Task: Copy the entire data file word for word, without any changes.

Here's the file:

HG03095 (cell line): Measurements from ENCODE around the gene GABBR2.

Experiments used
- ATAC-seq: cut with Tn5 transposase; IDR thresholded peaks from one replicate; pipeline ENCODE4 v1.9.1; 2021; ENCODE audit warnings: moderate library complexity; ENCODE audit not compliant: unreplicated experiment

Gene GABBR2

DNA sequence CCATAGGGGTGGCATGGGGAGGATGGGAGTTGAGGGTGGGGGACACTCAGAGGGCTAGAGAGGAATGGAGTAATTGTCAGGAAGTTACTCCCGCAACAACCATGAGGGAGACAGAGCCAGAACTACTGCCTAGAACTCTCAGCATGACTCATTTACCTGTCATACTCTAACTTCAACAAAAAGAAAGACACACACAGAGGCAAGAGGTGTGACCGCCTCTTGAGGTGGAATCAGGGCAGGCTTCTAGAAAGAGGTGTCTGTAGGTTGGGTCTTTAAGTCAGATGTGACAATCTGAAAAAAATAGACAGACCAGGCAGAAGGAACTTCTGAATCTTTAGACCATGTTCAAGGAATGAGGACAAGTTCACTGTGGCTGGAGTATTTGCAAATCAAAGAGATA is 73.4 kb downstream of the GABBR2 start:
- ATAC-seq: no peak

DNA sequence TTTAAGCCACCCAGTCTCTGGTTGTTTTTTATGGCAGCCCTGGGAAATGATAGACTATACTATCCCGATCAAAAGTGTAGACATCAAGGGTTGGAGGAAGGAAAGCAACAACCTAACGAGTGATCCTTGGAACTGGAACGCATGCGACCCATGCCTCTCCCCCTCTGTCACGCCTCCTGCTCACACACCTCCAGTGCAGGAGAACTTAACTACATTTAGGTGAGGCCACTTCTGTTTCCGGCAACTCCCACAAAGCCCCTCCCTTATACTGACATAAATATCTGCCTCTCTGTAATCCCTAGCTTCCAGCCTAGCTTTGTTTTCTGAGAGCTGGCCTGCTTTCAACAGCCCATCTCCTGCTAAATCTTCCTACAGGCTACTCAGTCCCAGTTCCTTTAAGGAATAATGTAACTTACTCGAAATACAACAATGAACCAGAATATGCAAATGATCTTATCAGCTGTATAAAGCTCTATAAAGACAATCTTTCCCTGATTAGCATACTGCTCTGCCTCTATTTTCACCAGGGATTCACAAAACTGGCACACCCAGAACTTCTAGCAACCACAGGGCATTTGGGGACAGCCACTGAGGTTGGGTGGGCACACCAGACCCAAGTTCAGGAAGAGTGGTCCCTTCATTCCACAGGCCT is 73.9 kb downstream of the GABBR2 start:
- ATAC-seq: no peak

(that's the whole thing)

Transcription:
HG03095 (cell line): Measurements from ENCODE around the gene GABBR2.

Experiments used
- ATAC-seq: cut with Tn5 transposase; IDR thresholded peaks from one replicate; pipeline ENCODE4 v1.9.1; 2021; ENCODE audit warnings: moderate library complexity; ENCODE audit not compliant: unreplicated experiment

Gene GABBR2

DNA sequence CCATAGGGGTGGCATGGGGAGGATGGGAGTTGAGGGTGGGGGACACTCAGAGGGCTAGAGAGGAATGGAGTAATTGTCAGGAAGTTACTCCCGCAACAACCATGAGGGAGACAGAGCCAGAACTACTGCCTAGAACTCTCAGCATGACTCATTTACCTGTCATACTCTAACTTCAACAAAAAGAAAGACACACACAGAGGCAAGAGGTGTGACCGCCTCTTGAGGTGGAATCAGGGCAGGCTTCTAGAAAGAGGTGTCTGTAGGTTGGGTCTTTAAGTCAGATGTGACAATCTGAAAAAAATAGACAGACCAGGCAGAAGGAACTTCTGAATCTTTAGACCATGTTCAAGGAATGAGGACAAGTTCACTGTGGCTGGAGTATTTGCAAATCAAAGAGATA is 73.4 kb downstream of the GABBR2 start:
- ATAC-seq: no peak

DNA sequence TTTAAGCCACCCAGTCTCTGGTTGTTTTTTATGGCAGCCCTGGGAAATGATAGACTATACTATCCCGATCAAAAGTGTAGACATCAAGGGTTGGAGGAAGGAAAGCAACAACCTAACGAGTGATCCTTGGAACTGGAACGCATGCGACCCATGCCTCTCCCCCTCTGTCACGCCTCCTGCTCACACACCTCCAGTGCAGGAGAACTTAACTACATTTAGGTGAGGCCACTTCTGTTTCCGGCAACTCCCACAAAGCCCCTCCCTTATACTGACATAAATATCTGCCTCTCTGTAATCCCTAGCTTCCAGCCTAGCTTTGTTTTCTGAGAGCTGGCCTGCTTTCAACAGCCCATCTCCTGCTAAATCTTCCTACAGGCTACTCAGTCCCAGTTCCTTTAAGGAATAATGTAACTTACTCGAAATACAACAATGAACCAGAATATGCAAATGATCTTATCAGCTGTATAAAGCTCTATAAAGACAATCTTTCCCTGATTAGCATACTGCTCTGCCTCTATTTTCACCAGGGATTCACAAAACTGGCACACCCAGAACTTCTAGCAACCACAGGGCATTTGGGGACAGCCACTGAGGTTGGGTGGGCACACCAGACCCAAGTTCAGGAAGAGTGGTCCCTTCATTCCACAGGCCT is 73.9 kb downstream of the GABBR2 start:
- ATAC-seq: no peak